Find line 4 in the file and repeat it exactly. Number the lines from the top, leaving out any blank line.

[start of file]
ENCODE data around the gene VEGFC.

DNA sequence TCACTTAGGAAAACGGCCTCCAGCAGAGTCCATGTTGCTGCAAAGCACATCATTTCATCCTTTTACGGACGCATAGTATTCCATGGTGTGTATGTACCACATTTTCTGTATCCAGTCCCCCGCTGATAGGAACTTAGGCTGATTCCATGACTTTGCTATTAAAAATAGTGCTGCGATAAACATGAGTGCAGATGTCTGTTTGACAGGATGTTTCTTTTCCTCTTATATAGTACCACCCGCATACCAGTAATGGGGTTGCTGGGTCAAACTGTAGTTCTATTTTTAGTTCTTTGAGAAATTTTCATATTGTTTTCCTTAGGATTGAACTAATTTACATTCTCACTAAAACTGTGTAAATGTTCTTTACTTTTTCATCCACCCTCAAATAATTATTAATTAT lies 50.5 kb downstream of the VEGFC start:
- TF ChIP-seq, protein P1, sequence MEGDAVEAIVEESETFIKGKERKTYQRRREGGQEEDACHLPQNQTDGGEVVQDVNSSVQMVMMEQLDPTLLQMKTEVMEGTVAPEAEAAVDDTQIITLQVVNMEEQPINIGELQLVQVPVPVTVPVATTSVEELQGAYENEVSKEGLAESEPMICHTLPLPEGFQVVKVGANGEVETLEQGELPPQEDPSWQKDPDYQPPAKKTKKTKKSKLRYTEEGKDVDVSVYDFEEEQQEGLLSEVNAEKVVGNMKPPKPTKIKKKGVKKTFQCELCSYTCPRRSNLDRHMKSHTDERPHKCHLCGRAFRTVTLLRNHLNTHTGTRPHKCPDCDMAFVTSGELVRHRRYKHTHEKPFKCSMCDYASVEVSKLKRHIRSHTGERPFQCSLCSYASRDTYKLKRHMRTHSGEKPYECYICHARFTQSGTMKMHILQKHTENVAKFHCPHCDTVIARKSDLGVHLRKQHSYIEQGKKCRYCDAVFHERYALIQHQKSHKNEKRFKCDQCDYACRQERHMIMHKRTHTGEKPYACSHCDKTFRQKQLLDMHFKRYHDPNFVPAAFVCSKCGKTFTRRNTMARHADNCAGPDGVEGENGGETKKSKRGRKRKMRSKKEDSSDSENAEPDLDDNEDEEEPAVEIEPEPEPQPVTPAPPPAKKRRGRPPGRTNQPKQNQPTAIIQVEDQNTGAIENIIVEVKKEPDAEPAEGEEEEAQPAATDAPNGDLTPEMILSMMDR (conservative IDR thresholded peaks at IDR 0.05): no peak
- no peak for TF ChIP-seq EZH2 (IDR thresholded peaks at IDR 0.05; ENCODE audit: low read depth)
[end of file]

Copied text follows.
- no peak for TF ChIP-seq EZH2 (IDR thresholded peaks at IDR 0.05; ENCODE audit: low read depth)